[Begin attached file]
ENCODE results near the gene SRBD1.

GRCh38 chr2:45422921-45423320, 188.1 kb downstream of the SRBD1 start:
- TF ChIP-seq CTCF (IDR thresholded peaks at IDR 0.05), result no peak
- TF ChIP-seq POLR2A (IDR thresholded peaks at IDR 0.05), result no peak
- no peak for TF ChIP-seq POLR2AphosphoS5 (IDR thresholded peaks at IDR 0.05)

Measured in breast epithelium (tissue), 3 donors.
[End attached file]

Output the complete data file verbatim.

ENCODE results near the gene SRBD1.

GRCh38 chr2:45422921-45423320, 188.1 kb downstream of the SRBD1 start:
- TF ChIP-seq CTCF (IDR thresholded peaks at IDR 0.05), result no peak
- TF ChIP-seq POLR2A (IDR thresholded peaks at IDR 0.05), result no peak
- no peak for TF ChIP-seq POLR2AphosphoS5 (IDR thresholded peaks at IDR 0.05)

Measured in breast epithelium (tissue), 3 donors.